The Democratic-Republican tie is one of many reasons the election of 1800 is so interesting. As mentioned before, the fresh, slightly naive United States of America was undoubtedly going to have some unforeseen obstacles. In the event of a tie, the House of Representatives decides the winner. Although, it was probably one man in particular that chose, albeit unwillingly, who represented the Democratic-Republicans as president. Alexander Hamilton, perhaps one of the most popular Federalists in 1800, had the power and trust of his fellow Federalists to persuade the Federalist-dominated House of Representatives to pick Jefferson over Burr as the opposing party’s candidate, and ultimately, the president. Even though not given an official title, Hamilton took responsibility to make sure that Burr had no chance of being president. The two New Yorkers, Hamilton a Federalist and Burr a Democratic-Republican, despised each other and their policies. Before the House’s decision, Hamilton talked of Aaron Burr as, “… the most unfit man in the U.S. for the office of president. Hamilton described Burr as bankrupt, selfish, dishonest, and eager for war. When writing about Burr’s possible nomination, Hamilton wrote, “Disgrace abroad, ruin at home are the probable fruits of his elevation.” Hamilton spent the following days persuading to his fellow Federalist House members to vote for Jefferson. After four days and thirty-three ballots, the final nomination had ceased; James Bayard of Delaware changed his vote from Burr to Jefferson. Now that Jefferson defeated Aaron Burr and John Adams, Jefferson would become the third president of the United States.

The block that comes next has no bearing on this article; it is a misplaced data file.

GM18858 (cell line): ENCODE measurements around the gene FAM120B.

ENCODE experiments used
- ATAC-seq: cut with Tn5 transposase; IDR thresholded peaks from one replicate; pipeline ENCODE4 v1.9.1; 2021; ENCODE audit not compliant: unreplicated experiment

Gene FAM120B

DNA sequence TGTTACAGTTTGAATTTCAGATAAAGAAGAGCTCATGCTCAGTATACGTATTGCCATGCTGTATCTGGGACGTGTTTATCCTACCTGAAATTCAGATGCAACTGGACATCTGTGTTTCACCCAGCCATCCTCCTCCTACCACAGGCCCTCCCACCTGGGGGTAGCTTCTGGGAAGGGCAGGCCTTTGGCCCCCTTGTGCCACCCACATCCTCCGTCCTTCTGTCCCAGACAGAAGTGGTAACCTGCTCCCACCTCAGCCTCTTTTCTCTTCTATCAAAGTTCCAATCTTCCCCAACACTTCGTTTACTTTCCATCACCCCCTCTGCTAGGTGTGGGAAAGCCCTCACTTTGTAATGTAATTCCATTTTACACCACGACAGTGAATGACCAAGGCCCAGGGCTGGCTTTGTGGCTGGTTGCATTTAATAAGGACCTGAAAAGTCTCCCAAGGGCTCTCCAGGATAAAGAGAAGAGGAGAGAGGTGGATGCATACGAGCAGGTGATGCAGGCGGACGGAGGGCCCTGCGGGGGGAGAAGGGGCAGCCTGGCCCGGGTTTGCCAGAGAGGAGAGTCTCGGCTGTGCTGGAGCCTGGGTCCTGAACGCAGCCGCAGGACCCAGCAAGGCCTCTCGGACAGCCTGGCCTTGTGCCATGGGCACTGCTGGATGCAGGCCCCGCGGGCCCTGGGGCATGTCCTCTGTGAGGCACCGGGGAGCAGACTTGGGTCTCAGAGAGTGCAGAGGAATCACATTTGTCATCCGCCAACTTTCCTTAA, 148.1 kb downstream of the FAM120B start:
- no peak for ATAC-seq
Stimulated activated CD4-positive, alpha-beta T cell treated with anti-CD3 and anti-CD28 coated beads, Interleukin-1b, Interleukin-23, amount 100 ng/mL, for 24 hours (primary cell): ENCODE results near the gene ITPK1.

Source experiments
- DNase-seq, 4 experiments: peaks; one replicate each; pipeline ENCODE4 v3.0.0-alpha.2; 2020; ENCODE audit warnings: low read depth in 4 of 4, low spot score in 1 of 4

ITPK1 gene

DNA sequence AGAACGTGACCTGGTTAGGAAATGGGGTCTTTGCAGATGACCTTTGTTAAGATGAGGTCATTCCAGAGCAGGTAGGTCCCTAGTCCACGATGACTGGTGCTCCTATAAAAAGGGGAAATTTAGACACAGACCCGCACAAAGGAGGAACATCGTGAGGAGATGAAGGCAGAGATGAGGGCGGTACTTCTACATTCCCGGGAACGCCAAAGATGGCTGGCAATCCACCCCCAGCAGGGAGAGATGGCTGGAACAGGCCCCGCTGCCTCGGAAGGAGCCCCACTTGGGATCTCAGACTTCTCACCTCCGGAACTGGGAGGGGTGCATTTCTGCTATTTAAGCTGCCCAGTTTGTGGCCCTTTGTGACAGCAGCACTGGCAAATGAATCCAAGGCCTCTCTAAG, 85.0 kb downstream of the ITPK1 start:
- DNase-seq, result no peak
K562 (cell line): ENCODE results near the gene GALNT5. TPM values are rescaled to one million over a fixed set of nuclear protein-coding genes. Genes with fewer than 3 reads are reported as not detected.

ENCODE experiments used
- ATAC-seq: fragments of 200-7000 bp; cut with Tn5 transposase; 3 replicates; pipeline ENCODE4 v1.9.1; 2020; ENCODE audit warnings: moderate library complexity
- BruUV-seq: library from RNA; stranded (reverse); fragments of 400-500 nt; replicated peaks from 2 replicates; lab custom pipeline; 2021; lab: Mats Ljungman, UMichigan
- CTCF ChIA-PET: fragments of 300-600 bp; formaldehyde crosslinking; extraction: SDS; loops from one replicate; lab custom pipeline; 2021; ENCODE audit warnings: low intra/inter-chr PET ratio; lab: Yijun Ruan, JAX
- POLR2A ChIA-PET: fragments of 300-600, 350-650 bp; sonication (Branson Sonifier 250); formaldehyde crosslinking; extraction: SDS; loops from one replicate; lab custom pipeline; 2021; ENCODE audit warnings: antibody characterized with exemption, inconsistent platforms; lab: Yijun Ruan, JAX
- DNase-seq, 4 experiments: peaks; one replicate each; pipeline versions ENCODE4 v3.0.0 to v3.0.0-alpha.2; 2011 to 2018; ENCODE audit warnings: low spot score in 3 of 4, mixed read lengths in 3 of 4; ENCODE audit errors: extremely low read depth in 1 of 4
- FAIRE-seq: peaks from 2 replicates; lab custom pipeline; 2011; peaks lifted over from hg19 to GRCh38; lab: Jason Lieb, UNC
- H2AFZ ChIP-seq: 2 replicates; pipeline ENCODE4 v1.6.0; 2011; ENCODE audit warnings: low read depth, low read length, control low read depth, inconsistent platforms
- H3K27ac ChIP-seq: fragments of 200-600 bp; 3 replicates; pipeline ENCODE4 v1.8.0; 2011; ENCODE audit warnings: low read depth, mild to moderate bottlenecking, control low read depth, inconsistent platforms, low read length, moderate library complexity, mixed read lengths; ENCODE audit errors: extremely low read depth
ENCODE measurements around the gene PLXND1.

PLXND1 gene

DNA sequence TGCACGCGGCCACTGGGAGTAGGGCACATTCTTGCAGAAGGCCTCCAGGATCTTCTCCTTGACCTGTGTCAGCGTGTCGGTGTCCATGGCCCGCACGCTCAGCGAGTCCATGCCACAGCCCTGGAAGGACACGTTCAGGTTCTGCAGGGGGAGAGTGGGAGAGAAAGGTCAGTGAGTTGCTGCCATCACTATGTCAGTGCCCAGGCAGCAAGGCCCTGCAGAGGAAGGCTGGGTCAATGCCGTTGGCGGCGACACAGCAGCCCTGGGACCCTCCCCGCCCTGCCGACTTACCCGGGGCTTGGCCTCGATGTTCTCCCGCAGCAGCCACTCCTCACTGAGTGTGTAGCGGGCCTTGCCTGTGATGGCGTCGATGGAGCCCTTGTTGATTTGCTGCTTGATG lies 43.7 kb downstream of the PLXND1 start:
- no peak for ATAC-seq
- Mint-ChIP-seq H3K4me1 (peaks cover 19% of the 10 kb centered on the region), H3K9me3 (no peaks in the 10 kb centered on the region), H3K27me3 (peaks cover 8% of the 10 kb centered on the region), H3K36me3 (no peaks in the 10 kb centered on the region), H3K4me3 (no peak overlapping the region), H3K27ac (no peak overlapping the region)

Jefferson won the presidential election in such a peculiar fashion that it may seem difficult to imagine a similar election today. Although, by comparing recent elections, which are actually similar in many ways, with the election of 1800, it can be proven that American elections have not changed very little. Political parties have supplied much of that consistency throughout American history. Instead of Federalists and Democratic-Republicans dominating political popularity, today places Democrats and Republicans in their respective positions. The manors of etiquette have not changed dramatically either. It is commonly believed that recent presidential elections, especially that of 2016, have been more hostile than ever. Actually, they are quite lax compared to the bitterness experienced in 1800. For example, Thomas Jefferson was trying to run against the president of which he was vice-president for, Aaron Burr later shot Alexander Hamilton in a duel, and John Adams purposefully created many Federalists-favored implications in the Amerian political system, like appointing multiple Federalist supreme court members, just days before he had to give-up his office to a Democratic-Republican. As Robert Novak, author of Our Founding Partisans, put it, “I am frequently asked, by mail and on the lecture circuit, how it is that our country has fallen so low in recent years from the heights of our noble past into a dismal swamp of bitter partisanship. I reply that bitter partisanship is very much in the American tradition, and that perhaps today’s politicians are more courteous than their predecessors.” The media, which has been a catalyst for bitter partisanship throughout American history, had a great influence on the outlook of the election of 1800.